That’s because a judge ruled that because the former employees were no longer legally considered ESOP participants they didn’t have the required legal standing to sue the company for a fiduciary breach under the Employee Retirement Income Security Act (ERISA), BNA reported.
The latest ruling by US District Judge William Smith of the US District Court for the District of Rhode Island is the second major decision he has handed down in the fight over whether the ex-employees lost money by investing in company stock at an artificially inflated price. In July 2003, Smith threw out the original case, asserting that the plaintiffs had failed to overcome the “presumption of reasonableness” given to fiduciaries of plans that invest in employer stock (See Court Clears ESOP Fiduciaries of Wrongdoing ). The 1 st US Circuit Court of Appeals reversed Smith and reinstated the employees’ claims.
The former employees had worked for Textron’s automotive division until December 2001 when the division was sold to Collins & Aikman. Following the sale, the employees received distributions of their plan accounts from Textron’s ESOP.
Two years later, two of the former employees filed a lawsuit against Textron and the ESOP’s fiduciaries (See Textron Targeted by Company Stock Suit ) alleging they breached their ERISA fiduciary duties by:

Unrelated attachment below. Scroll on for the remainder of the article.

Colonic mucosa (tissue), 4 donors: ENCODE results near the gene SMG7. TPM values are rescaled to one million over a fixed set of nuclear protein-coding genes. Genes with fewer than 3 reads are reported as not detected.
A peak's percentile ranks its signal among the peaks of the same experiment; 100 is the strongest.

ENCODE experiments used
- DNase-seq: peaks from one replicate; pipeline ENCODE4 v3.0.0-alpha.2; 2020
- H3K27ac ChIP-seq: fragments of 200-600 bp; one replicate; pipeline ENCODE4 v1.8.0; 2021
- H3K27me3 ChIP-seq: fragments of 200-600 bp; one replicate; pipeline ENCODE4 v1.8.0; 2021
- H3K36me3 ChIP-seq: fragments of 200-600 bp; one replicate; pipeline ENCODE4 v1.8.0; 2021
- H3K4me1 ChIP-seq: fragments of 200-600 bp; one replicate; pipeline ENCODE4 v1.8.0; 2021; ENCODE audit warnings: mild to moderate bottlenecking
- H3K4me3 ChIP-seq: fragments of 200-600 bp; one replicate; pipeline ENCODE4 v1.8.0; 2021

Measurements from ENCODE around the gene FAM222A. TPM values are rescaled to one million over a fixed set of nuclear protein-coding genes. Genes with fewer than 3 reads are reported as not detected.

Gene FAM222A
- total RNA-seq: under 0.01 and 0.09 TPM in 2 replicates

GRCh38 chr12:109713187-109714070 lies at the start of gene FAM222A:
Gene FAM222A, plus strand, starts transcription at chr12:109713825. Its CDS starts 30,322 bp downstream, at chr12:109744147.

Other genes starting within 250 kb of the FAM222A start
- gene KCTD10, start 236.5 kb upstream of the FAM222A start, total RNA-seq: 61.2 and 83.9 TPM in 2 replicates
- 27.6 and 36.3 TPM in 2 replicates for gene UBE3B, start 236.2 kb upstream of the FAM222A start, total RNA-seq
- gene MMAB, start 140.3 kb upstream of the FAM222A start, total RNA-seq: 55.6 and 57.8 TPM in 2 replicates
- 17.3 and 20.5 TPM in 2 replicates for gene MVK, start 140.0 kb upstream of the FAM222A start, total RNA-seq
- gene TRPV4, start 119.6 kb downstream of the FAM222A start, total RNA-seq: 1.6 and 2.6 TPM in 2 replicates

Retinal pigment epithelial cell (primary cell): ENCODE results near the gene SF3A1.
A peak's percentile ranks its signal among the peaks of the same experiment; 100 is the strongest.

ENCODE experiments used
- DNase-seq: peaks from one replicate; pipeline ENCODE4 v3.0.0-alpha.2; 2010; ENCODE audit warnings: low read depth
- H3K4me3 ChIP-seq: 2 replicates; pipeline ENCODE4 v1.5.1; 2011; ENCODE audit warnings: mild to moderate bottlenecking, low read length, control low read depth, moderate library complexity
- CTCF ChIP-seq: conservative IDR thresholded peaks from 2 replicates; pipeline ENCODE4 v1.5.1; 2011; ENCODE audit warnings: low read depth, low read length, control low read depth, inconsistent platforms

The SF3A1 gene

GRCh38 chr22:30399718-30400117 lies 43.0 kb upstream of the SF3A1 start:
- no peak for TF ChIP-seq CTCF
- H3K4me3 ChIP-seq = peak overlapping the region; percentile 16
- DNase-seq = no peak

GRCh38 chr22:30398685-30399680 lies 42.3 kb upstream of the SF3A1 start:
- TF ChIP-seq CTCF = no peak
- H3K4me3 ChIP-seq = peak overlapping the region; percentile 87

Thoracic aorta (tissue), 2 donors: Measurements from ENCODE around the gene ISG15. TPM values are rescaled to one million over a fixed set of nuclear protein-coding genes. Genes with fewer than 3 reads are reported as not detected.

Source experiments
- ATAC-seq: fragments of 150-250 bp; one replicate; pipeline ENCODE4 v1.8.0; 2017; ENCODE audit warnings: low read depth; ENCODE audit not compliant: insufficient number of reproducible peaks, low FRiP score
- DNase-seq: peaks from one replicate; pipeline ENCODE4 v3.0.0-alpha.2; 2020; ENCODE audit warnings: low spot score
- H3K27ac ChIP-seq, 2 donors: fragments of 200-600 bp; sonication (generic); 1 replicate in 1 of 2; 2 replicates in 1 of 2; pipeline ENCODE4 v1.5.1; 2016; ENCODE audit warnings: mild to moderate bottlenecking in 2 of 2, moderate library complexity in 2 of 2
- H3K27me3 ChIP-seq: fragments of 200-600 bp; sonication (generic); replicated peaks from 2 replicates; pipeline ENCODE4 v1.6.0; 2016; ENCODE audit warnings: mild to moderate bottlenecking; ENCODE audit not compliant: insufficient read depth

- continuing to purchase Textron stock while it was decreasing in value,
- failing to sell the stock when it was in the best interests of the participants and beneficiaries,
- encouraging employees to purchase stock while Textron was restructuring its workforce, and
- restricting the ability to sell Textron stock despite its decreasing value.
The lawsuit requested that Textron and the fiduciaries “make good to the plan all losses to the plan, including lost return on investments.”
The former employees did not meet the definition of a participant under ERISA because they had no reasonable expectation of returning to Textron as employees, nor did they have colorable claims for vested benefits, Smith claimed.
“The difference between what their accounts actually earned and what they might have earned is not a benefit provided for, or promised under, the terms of the Plan. The remedy Plaintiffs are seeking is not the payment of a vested benefit, but a monetary damage amount for alleged breach of a fiduciary duty,” the court said.
The case is Lalonde v. Textron Inc., D.R.I., No. 02-334S, 3/1/06.